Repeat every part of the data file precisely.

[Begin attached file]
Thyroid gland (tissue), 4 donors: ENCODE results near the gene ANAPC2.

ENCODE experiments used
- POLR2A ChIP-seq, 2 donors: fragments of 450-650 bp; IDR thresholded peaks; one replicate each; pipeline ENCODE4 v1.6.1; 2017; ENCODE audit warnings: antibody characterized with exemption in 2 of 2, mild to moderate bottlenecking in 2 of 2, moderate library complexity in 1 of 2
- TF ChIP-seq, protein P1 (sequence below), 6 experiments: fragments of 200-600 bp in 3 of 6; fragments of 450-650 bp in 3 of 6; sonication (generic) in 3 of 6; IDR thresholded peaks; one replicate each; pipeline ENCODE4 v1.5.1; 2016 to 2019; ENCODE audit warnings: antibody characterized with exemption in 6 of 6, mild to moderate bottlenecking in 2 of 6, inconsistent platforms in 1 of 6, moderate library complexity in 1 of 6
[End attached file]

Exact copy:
Thyroid gland (tissue), 4 donors: ENCODE results near the gene ANAPC2.

ENCODE experiments used
- POLR2A ChIP-seq, 2 donors: fragments of 450-650 bp; IDR thresholded peaks; one replicate each; pipeline ENCODE4 v1.6.1; 2017; ENCODE audit warnings: antibody characterized with exemption in 2 of 2, mild to moderate bottlenecking in 2 of 2, moderate library complexity in 1 of 2
- TF ChIP-seq, protein P1 (sequence below), 6 experiments: fragments of 200-600 bp in 3 of 6; fragments of 450-650 bp in 3 of 6; sonication (generic) in 3 of 6; IDR thresholded peaks; one replicate each; pipeline ENCODE4 v1.5.1; 2016 to 2019; ENCODE audit warnings: antibody characterized with exemption in 6 of 6, mild to moderate bottlenecking in 2 of 6, inconsistent platforms in 1 of 6, moderate library complexity in 1 of 6